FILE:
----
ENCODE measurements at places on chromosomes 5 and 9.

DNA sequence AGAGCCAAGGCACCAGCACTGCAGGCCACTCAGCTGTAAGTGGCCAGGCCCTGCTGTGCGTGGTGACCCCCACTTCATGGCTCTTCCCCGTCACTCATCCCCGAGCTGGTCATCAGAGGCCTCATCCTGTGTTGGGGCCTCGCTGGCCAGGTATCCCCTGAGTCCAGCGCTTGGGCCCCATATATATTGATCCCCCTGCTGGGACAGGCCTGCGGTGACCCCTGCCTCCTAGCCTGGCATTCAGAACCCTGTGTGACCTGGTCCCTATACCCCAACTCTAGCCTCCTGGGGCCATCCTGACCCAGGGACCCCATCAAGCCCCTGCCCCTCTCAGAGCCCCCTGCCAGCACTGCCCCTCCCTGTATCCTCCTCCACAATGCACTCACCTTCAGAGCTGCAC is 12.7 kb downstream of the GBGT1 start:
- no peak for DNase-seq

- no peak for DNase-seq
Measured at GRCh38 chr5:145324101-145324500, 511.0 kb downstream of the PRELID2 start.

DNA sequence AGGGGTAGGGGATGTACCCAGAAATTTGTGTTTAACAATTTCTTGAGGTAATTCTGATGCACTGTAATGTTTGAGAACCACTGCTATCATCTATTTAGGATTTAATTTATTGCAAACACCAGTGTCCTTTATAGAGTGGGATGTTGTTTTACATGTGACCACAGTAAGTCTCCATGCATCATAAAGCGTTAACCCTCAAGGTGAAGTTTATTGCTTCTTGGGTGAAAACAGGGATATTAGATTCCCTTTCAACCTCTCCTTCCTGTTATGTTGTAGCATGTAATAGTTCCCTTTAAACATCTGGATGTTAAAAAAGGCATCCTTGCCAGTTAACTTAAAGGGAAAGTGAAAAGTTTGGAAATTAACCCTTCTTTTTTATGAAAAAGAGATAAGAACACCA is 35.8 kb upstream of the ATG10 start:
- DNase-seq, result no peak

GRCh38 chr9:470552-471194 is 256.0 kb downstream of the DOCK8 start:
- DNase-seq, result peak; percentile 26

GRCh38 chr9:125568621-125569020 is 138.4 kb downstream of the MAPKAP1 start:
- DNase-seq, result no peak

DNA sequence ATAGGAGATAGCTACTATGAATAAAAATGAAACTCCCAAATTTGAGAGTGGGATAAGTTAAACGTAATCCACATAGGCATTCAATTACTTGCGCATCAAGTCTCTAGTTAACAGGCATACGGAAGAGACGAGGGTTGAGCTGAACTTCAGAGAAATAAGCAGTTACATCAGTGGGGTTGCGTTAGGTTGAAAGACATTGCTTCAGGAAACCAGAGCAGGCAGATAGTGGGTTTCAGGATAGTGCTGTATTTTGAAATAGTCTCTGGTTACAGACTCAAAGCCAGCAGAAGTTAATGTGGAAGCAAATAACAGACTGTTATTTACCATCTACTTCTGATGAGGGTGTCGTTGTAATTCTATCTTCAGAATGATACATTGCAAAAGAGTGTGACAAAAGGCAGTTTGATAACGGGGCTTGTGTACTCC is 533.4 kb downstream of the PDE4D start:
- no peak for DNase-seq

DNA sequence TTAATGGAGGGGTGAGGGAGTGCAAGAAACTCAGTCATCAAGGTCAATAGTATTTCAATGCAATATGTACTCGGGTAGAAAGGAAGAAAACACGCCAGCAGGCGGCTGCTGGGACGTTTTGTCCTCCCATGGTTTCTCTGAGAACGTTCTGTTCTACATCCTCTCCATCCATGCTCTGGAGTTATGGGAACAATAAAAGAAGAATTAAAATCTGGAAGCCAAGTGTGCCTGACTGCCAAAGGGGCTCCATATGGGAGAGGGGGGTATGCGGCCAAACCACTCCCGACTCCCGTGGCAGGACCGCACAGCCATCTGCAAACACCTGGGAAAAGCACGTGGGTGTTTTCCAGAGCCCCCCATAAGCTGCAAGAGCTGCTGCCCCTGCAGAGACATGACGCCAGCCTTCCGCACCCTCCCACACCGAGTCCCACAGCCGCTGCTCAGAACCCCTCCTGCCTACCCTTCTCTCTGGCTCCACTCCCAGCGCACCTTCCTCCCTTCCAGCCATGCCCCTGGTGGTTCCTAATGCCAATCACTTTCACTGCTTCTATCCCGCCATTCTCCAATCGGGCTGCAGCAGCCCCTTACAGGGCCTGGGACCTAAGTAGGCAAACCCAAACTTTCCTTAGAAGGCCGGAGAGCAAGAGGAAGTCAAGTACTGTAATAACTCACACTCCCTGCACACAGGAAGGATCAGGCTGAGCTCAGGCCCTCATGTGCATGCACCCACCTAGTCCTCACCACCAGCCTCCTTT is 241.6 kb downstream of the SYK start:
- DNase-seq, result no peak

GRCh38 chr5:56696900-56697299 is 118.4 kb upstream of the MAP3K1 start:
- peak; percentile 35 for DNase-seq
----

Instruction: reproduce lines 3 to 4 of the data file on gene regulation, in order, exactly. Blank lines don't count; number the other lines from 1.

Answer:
- no peak for DNase-seq

- no peak for DNase-seq